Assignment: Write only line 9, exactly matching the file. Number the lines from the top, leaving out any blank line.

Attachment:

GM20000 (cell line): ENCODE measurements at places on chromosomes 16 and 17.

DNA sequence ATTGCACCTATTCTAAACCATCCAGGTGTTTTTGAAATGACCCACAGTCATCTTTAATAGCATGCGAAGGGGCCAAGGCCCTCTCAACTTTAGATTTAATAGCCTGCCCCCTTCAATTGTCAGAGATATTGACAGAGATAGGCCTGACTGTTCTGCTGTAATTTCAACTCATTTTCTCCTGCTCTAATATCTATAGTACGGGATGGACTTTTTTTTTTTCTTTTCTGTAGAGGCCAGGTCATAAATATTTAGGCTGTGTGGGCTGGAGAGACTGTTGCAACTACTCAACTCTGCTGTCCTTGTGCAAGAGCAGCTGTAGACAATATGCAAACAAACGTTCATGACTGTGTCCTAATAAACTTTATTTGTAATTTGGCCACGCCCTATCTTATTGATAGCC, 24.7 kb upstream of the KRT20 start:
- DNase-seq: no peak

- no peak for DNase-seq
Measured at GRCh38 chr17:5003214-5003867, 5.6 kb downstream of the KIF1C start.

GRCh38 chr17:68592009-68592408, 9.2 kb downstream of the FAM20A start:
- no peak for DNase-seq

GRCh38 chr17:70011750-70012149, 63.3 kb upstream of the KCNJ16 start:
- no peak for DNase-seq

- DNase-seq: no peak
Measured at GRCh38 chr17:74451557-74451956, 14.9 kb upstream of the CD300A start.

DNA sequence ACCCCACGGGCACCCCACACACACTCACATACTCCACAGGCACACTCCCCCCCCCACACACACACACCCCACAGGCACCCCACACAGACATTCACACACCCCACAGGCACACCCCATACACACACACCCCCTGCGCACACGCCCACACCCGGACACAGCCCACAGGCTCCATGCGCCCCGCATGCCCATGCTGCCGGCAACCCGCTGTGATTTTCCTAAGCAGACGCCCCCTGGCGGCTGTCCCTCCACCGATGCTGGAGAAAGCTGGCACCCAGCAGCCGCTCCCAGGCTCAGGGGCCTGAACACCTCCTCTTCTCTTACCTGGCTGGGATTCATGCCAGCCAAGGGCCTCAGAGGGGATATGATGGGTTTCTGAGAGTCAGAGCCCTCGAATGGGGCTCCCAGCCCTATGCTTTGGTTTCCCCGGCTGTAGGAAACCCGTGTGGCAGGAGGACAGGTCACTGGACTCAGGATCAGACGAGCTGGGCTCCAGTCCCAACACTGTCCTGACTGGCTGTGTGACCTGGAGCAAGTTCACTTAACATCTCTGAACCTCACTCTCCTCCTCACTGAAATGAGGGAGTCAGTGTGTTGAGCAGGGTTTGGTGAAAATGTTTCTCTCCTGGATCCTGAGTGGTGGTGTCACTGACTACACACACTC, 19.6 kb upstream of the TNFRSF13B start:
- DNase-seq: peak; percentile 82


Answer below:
- no peak for DNase-seq